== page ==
This article was first published in the Tararua Tramper in July 1998
Mangaone North Road - Pukehinau Stream - Tent
Saturday 16 May 1998
Recently Saturday trips were described as a taste of the 'remote'. This trip was a reminder just how remote, even close to an upmarket centre like Waikanae.
We entered the bush on Hemi Matenga, close to the centre of Waikanae-take the third turn on the left over the railway line and follow the Bush Walk signs. We followed the standard bush walk track through a most impressive kohekohe and nikau palm forest up to the top and along the ridge, then forked off right to follow a DoC bait station route, which took us to a microwave tower.
From there we descended to the scene of an aircraft crash (March 18,1949, NZ Airways Corporation, 13 passengers and 2 crew killed). It did not surprise us that the plane had clipped a 60 metre tree as there were plenty to choose from. The amount of debris was quite astounding, with one section up in a tree where it had grown over the years after hooking on a sapling.
We then proceeded down to what we thought was Kapakapanui Stream. Welcome to the remote. As we confirmed later, it was not the Kapakapanui and there were problems ahead.
We followed the stream down, increasingly concerned that side streams were not coming through on the true right but the left. At 2.30pm we were faced with a waterfall with a compulsory chest-deep splash pool and could only guess at what was around the corner. It was already half dark as the gorge sides were high and the logical conclusion was that more waterfalls would follow, possibly impassable, with a fair chance we may not make it out that night.
There was considerable debate about what to do. The group was divided on whether to climb up on to the ridge. This would involve going back up the stream a way as the gorge was now near vertical. We were also aware from our descent that vegetation was pretty unstable from permanent wetness. One party member had already had a fall in the slippery stream gorge and, after seven hours tramping, the prospect of a major climb and backtrack with an hour or two in the dark at the end did not appeal.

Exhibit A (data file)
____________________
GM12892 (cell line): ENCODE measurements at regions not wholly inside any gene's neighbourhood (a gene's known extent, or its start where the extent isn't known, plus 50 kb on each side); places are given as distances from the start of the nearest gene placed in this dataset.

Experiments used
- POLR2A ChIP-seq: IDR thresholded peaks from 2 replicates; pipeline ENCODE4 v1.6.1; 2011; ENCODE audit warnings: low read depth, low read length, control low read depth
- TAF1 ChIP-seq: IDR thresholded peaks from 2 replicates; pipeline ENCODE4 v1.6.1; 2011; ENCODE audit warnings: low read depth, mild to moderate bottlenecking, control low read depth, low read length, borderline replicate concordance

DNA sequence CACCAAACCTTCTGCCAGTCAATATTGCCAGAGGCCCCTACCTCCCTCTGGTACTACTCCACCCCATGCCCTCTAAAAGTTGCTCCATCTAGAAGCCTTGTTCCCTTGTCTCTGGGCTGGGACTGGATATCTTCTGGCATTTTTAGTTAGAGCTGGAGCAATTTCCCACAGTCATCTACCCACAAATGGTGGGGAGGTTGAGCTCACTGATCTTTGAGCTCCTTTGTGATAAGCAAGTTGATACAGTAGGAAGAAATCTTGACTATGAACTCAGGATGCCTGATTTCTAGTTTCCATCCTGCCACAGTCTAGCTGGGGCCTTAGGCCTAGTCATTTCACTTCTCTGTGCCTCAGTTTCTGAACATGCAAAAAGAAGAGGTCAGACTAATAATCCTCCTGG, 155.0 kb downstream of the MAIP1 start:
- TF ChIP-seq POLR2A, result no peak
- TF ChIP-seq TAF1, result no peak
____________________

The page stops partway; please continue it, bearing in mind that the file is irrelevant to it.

While discussion was going on, leader Chris Everett was scouting downstream and returned to confirm that we were way off our intended route but there was a way to at least get out. Surprisingly the next section of the stream eased out a bit and we could cross a saddle into the Mangaone Walkway carpark. This option would take us to a point nearly four hours walk from our cars, but at least we would be 'out'.
We decided to go with the saddle, and an hour or so of thick supplejack later, we could see the pines of Mangaone's carpark. The only problem was the extensive blackberry between us and our goal. Twenty minutes and three forays into the blackberry later, we at last reached the carpark by trudging upstream.
It was now nearly 5pm. We managed to flag down a car to call a taxi to take our drivers back to Waikanae so they could then bring the cars to pick us up. (About this time, we began noticing that there are some `unusual' people resident along the Mangaone South Road.)
The rest of us decided to keep walking along the road to keep warm. It is a strange sensation, trudging along a road like that in the dark, but for a few torches. It had been a long day, at times a bit of a strain on the group dynamics, but we were fortunately a pretty cohesive group with good bushcraft training and experience. We were picked up and enjoyed the luxury of a car ride back about 6.45pm.
The group was: Chris Everett (leader), Peter Jagger, Gordon McKenzie, Glenys Evans, Ken Fraser, Dave Dyett, Yvonne Ashworth, Syd Moore, Margaret Cona1 (scribe) and non-members Eva Freshwater and Les.